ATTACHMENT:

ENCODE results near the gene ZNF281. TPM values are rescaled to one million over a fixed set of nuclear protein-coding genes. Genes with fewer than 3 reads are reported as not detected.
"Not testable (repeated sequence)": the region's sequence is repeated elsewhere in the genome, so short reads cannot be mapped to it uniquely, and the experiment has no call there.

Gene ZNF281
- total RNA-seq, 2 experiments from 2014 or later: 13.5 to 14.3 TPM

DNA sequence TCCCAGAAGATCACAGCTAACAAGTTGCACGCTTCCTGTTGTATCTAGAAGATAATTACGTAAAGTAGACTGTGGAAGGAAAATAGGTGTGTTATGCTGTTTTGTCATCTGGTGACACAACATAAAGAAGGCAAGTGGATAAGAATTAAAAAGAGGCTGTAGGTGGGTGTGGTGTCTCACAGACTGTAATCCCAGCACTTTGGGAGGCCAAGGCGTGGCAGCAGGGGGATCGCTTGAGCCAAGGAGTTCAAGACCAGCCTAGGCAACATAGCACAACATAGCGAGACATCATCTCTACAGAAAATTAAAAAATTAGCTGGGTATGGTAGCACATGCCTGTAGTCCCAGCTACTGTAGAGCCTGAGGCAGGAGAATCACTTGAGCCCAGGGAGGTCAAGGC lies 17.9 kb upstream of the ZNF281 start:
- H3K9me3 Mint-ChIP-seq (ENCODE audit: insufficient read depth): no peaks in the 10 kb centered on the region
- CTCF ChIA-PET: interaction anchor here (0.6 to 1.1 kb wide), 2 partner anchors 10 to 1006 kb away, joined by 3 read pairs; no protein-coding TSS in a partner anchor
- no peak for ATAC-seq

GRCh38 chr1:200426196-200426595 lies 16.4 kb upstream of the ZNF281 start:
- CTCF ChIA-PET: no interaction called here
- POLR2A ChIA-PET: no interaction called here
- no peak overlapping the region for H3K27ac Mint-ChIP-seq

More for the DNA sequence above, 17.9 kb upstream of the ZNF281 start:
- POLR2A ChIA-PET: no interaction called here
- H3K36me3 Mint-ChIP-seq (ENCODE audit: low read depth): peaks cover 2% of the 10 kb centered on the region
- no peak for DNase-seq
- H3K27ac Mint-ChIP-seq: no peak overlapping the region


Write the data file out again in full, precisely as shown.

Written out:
ENCODE results near the gene ZNF281. TPM values are rescaled to one million over a fixed set of nuclear protein-coding genes. Genes with fewer than 3 reads are reported as not detected.
"Not testable (repeated sequence)": the region's sequence is repeated elsewhere in the genome, so short reads cannot be mapped to it uniquely, and the experiment has no call there.

Gene ZNF281
- total RNA-seq, 2 experiments from 2014 or later: 13.5 to 14.3 TPM

DNA sequence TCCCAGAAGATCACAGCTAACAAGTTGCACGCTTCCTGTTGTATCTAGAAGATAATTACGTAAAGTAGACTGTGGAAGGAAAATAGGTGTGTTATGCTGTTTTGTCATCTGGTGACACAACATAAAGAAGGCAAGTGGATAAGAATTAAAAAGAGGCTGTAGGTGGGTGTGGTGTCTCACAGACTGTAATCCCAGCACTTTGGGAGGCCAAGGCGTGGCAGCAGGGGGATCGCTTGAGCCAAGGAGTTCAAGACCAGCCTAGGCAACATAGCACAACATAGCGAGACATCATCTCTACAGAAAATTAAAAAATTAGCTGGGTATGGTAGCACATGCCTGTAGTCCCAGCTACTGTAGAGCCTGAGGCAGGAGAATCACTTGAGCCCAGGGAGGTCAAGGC lies 17.9 kb upstream of the ZNF281 start:
- H3K9me3 Mint-ChIP-seq (ENCODE audit: insufficient read depth): no peaks in the 10 kb centered on the region
- CTCF ChIA-PET: interaction anchor here (0.6 to 1.1 kb wide), 2 partner anchors 10 to 1006 kb away, joined by 3 read pairs; no protein-coding TSS in a partner anchor
- no peak for ATAC-seq

GRCh38 chr1:200426196-200426595 lies 16.4 kb upstream of the ZNF281 start:
- CTCF ChIA-PET: no interaction called here
- POLR2A ChIA-PET: no interaction called here
- no peak overlapping the region for H3K27ac Mint-ChIP-seq

More for the DNA sequence above, 17.9 kb upstream of the ZNF281 start:
- POLR2A ChIA-PET: no interaction called here
- H3K36me3 Mint-ChIP-seq (ENCODE audit: low read depth): peaks cover 2% of the 10 kb centered on the region
- no peak for DNase-seq
- H3K27ac Mint-ChIP-seq: no peak overlapping the region